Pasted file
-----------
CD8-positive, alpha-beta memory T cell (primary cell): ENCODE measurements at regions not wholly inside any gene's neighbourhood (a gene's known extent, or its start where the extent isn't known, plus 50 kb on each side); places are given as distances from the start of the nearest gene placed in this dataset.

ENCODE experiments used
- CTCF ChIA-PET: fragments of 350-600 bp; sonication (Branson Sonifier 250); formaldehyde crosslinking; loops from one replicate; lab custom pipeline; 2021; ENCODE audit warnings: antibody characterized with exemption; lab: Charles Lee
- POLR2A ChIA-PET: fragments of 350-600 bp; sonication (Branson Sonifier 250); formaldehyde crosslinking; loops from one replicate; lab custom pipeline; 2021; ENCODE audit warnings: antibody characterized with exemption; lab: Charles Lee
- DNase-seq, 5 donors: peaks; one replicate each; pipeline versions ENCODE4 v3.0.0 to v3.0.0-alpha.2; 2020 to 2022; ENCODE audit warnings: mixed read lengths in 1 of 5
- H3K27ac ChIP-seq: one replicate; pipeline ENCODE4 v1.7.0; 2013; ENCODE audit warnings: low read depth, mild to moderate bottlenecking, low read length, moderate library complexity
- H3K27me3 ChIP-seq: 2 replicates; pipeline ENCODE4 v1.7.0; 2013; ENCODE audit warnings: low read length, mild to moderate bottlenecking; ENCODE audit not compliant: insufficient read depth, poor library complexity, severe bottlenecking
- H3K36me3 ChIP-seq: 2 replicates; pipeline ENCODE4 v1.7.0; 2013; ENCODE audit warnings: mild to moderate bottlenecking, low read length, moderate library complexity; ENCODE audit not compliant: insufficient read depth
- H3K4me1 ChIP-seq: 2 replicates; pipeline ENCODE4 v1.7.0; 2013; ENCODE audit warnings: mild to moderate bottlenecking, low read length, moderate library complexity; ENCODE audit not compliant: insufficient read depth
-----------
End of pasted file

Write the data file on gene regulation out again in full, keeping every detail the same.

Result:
CD8-positive, alpha-beta memory T cell (primary cell): ENCODE measurements at regions not wholly inside any gene's neighbourhood (a gene's known extent, or its start where the extent isn't known, plus 50 kb on each side); places are given as distances from the start of the nearest gene placed in this dataset.

ENCODE experiments used
- CTCF ChIA-PET: fragments of 350-600 bp; sonication (Branson Sonifier 250); formaldehyde crosslinking; loops from one replicate; lab custom pipeline; 2021; ENCODE audit warnings: antibody characterized with exemption; lab: Charles Lee
- POLR2A ChIA-PET: fragments of 350-600 bp; sonication (Branson Sonifier 250); formaldehyde crosslinking; loops from one replicate; lab custom pipeline; 2021; ENCODE audit warnings: antibody characterized with exemption; lab: Charles Lee
- DNase-seq, 5 donors: peaks; one replicate each; pipeline versions ENCODE4 v3.0.0 to v3.0.0-alpha.2; 2020 to 2022; ENCODE audit warnings: mixed read lengths in 1 of 5
- H3K27ac ChIP-seq: one replicate; pipeline ENCODE4 v1.7.0; 2013; ENCODE audit warnings: low read depth, mild to moderate bottlenecking, low read length, moderate library complexity
- H3K27me3 ChIP-seq: 2 replicates; pipeline ENCODE4 v1.7.0; 2013; ENCODE audit warnings: low read length, mild to moderate bottlenecking; ENCODE audit not compliant: insufficient read depth, poor library complexity, severe bottlenecking
- H3K36me3 ChIP-seq: 2 replicates; pipeline ENCODE4 v1.7.0; 2013; ENCODE audit warnings: mild to moderate bottlenecking, low read length, moderate library complexity; ENCODE audit not compliant: insufficient read depth
- H3K4me1 ChIP-seq: 2 replicates; pipeline ENCODE4 v1.7.0; 2013; ENCODE audit warnings: mild to moderate bottlenecking, low read length, moderate library complexity; ENCODE audit not compliant: insufficient read depth